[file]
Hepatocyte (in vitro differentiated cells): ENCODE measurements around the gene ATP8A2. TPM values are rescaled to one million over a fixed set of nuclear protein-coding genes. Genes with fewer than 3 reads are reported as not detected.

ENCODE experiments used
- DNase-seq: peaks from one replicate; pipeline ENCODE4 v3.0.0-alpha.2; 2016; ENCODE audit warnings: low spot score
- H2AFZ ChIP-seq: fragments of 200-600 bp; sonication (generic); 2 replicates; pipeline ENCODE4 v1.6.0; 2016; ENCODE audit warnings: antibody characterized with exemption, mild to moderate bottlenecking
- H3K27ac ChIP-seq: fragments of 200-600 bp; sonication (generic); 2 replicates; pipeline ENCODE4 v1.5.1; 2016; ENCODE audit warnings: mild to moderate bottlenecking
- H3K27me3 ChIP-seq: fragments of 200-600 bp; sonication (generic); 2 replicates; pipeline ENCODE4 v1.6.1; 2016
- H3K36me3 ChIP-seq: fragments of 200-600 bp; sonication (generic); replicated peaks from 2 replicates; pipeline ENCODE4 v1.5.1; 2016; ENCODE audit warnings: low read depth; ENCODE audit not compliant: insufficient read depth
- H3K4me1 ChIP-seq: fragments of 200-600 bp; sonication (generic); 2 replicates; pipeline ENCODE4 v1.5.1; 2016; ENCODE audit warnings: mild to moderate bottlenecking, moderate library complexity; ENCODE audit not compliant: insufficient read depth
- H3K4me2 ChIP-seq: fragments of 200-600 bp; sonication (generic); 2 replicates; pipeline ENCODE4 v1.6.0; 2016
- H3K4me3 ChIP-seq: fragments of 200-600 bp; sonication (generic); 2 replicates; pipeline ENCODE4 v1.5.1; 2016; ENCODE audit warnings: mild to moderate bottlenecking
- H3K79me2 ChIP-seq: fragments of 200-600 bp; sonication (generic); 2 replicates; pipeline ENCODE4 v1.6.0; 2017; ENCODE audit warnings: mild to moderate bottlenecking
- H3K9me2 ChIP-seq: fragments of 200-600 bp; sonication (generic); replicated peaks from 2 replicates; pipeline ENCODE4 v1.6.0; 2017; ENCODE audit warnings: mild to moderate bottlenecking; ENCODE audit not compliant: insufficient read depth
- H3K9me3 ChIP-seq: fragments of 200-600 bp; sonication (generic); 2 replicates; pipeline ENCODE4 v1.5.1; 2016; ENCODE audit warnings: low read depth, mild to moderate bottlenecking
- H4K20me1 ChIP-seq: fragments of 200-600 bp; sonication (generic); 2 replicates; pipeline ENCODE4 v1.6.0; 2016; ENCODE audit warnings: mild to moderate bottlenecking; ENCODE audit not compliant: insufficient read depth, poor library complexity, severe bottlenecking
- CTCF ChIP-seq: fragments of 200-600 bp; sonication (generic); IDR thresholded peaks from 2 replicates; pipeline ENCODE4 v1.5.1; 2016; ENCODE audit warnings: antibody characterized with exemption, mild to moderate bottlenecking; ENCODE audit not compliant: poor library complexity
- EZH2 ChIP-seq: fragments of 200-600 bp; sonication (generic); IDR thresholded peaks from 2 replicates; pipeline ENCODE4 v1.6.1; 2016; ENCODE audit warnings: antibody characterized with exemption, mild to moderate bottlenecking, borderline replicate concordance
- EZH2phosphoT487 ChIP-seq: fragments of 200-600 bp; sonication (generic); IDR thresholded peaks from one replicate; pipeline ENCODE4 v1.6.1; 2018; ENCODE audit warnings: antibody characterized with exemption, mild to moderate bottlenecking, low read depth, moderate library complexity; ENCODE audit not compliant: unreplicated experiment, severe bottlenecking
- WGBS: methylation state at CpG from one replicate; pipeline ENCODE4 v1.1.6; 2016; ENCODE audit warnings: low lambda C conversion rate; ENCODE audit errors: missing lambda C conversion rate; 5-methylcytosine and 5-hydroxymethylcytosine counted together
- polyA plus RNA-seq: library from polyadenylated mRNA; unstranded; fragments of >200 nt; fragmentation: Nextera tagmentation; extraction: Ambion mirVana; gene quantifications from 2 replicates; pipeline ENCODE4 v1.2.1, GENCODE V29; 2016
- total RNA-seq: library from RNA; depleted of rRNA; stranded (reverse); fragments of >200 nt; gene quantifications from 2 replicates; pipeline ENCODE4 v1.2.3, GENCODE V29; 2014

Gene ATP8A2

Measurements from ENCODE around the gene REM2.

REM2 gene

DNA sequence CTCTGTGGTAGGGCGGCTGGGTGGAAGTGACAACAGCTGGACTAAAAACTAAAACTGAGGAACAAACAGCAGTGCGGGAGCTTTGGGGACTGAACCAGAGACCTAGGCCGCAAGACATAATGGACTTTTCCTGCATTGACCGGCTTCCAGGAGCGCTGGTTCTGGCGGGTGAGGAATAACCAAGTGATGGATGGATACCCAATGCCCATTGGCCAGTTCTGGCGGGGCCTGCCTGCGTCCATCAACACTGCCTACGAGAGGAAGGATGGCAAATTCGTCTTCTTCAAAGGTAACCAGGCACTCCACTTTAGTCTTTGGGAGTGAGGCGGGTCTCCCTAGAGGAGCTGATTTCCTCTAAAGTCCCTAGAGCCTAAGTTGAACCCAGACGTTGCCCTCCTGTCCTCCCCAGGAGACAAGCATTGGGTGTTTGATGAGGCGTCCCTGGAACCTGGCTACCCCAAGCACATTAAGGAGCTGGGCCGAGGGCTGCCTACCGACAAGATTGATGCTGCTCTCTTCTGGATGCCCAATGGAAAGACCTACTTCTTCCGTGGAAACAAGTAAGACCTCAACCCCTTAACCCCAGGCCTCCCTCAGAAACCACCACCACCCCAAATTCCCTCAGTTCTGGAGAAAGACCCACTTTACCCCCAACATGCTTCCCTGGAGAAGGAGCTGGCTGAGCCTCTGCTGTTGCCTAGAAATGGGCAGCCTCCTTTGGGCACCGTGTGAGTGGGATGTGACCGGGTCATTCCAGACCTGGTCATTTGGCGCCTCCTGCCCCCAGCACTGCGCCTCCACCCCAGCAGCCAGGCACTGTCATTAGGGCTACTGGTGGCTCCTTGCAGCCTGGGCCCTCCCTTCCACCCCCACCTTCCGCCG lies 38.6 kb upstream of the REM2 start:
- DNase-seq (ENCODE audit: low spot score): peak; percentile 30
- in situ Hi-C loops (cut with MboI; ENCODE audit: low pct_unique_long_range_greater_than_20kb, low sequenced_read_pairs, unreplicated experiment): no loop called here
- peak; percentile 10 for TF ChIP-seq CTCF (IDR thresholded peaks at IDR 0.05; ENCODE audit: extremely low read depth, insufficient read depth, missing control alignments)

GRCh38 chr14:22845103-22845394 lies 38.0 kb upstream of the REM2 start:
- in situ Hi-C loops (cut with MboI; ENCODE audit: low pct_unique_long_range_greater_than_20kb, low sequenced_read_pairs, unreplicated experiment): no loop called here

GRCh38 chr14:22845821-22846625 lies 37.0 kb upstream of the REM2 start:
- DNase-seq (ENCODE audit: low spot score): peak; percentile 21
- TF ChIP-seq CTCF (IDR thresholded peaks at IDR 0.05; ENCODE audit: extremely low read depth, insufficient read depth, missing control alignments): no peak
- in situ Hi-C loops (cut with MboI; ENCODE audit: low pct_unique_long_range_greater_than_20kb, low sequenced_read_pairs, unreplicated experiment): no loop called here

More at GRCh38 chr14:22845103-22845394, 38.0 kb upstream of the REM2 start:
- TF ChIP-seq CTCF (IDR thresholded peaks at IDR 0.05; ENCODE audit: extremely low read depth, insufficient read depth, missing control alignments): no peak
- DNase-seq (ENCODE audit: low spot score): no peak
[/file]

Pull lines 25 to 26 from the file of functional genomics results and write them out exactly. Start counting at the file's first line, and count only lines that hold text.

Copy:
- DNase-seq (ENCODE audit: low spot score): peak; percentile 30
- in situ Hi-C loops (cut with MboI; ENCODE audit: low pct_unique_long_range_greater_than_20kb, low sequenced_read_pairs, unreplicated experiment): no loop called here